I can’t believe I haven’t yet posted here on the blog about the 2019 name data that was (finally!) released by the Social Security Administration a couple of weeks ago! (The first few weeks of school always have me in a dither — it always takes me until Thanksgiving every year to finally feel like I have my bearings.)
You’ve probably already seen, but here are the new top ten names:
Of note, Emma dropped down a spot from no. 1 (after 5 years in the top spot), and Ethan replaced Logan. Abby from Appellation Mountain did a few good posts that you’ll want to read (here, here, here for starters — and more! Scroll through her most recent posts to find them all!).
I did post on Instagram a quick thought after taking a first look through the new data, since I was delighted to see that 55 of the girl names that rose the most and 23 of the boy names that rose the most are in my book of Marian names! Here are a few that jumped out at me:
I keep meaning to spend more time with our own data — and I still plan to! — but I had cause to peruse the new data from the U.K. for a consultation I’m working on — you’ll definitely want to check that out too! Elea at British Baby Names discussed the top 100 names in England and Wales and the most popular names by mother’s age; she also shared the top 1000 names in England and Wales and the top 1000 names in Scotland. Such fun info! Here are the top ten for England and Wales:
Similar to ours, and different, too! The two outliers — Freya and Muhammad (the most popular spellings of both names; Freyja, Mohammad, and Mohammed all made the top 1000 as well) — came in at no. 200 and 336, respectively, in our own data. There’s a little Freya in one of my boys’ classes this year, which is the first time I’ve ever encountered the name in real life.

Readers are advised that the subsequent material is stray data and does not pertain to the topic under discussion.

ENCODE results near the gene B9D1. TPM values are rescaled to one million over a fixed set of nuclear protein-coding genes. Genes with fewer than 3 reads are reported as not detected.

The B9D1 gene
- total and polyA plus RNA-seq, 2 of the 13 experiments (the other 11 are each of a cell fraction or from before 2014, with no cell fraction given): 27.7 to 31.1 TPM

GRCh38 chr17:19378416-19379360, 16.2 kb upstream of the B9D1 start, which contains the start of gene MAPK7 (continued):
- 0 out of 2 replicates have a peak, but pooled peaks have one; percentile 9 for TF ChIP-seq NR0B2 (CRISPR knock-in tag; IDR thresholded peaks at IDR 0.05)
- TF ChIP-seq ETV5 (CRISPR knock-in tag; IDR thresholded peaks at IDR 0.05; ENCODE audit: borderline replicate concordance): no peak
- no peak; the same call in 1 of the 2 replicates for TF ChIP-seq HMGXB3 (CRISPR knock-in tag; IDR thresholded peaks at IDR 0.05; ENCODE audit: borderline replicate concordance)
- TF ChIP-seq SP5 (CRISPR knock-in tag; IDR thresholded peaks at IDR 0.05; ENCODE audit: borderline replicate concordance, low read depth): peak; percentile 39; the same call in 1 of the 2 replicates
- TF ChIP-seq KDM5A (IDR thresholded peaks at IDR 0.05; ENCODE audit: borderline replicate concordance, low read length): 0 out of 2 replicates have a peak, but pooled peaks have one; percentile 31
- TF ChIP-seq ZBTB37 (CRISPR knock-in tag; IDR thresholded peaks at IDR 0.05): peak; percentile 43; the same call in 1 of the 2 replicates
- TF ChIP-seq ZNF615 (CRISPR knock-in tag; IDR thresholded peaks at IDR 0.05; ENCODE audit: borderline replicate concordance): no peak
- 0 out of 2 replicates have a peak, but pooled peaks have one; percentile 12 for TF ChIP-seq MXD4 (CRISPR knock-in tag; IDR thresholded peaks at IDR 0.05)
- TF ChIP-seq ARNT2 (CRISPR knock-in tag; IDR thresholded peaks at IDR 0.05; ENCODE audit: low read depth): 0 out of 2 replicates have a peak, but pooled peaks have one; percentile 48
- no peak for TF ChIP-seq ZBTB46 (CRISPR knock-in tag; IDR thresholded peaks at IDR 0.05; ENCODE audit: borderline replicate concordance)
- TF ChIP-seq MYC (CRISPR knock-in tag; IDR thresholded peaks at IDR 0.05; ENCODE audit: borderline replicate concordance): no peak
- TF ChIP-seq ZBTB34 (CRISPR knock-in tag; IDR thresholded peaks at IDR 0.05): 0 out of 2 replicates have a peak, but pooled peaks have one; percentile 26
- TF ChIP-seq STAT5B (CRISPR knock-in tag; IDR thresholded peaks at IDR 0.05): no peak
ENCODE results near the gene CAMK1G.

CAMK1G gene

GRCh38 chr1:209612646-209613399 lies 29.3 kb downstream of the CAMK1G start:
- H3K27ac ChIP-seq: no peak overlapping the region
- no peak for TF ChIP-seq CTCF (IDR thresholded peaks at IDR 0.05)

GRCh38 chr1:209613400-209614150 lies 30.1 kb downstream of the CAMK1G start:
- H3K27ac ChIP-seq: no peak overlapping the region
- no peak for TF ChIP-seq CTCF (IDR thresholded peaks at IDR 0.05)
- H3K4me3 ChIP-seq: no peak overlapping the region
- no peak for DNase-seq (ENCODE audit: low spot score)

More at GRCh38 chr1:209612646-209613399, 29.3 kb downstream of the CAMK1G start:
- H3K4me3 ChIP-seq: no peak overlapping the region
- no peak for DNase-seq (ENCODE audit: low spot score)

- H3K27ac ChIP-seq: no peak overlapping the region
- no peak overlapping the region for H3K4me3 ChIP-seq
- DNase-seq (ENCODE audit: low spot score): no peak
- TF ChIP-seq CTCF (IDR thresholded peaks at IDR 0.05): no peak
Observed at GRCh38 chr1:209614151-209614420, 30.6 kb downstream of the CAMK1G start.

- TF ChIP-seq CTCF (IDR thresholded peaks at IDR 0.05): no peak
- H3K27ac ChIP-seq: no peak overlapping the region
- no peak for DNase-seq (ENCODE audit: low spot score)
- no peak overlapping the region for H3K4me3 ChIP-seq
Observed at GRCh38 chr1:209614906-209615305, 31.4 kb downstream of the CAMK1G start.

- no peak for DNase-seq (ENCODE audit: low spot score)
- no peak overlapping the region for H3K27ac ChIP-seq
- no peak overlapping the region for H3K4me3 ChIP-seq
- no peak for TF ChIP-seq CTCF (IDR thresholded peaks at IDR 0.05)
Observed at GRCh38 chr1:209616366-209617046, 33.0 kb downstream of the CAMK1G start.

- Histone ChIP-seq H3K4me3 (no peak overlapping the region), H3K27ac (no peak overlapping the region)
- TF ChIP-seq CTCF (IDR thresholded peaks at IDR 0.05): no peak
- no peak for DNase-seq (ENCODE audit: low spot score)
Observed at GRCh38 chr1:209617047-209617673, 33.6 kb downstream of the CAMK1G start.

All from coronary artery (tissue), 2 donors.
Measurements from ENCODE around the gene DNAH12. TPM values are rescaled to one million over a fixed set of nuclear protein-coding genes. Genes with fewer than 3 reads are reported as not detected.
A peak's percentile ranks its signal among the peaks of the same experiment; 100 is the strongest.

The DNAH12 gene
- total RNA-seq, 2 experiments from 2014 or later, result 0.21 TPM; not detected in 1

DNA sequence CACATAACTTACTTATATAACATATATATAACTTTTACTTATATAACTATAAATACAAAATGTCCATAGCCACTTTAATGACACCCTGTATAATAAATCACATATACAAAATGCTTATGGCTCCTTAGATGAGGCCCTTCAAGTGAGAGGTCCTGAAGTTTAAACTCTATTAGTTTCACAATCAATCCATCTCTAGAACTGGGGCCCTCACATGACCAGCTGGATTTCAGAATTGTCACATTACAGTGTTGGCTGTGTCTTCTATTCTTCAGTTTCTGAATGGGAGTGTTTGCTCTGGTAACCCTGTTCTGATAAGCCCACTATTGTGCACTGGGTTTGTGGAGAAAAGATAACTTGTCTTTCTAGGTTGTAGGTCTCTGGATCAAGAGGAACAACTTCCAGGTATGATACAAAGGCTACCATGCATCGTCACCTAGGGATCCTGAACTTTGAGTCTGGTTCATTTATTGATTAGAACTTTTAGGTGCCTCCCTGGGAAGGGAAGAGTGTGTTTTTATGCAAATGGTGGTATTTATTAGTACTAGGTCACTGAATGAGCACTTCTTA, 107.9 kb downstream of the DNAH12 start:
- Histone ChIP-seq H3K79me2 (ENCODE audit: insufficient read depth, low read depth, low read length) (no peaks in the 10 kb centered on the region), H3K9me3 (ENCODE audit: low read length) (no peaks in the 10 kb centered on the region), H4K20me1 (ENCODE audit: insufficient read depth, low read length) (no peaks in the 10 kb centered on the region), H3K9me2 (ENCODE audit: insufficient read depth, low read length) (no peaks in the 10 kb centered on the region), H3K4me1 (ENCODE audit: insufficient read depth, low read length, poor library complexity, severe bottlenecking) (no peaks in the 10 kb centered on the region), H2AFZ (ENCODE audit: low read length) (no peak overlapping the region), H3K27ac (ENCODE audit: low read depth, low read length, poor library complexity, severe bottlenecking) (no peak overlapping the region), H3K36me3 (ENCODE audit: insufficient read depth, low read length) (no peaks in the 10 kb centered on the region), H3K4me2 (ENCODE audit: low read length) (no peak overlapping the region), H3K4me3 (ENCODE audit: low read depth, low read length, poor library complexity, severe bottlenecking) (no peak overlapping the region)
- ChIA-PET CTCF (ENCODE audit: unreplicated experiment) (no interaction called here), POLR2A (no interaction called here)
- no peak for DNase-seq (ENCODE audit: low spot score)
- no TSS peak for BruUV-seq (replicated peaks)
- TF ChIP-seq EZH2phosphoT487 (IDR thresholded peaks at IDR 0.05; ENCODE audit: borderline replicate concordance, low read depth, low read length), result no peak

I’m curious, though, about your perception of “British” names — what names would you say come across as the “most British”? On the above lists, Harry and Arthur are the only ones that I might put in that category, and only depending on what their siblings’ names are. Some others that fit that category for me (again, often dependent on siblings’ names) are Lewis, Alistair, Imogen, and Gillian. Do you agree? Happy Thursday!
My book, Catholic Baby Names for Girls and Boys: Over 250 Ways to Honor Our Lady (Marian Press, 2018), is available to order from ShopMercy.org and Amazon — perfect for expectant parents, name enthusiasts, and lovers of Our Lady!
4 thoughts on “Name data: U.S. and U.K.”
What I first noticed on the “new boys names” post by Abby were the names Ambrose, Blaise and Simeon: all names that remind me of birth announcements I see here! I think you’re setting some trends 🙂
I love that there are stats for England and Wales on the most popular names by mother’s age! Such interesting data and information!! There isn’t any similar sort of list for the US, is there?
Oh, Natalia… we are due for baby #4 (girl #3) in January, and my Dh and 3 older kiddos are all gunning for “Natalia” for this baby. I’m reluctant. Is it Marian because of the nativity reference?
I need to check out these articles!
The British names surprised me! I agree that many didn’t strike me as particularly British.
[…] the business-as-usual category, I shared some thoughts on the 2019 name data that was finally released by the Social Security Administration after a several-months-long delay. […]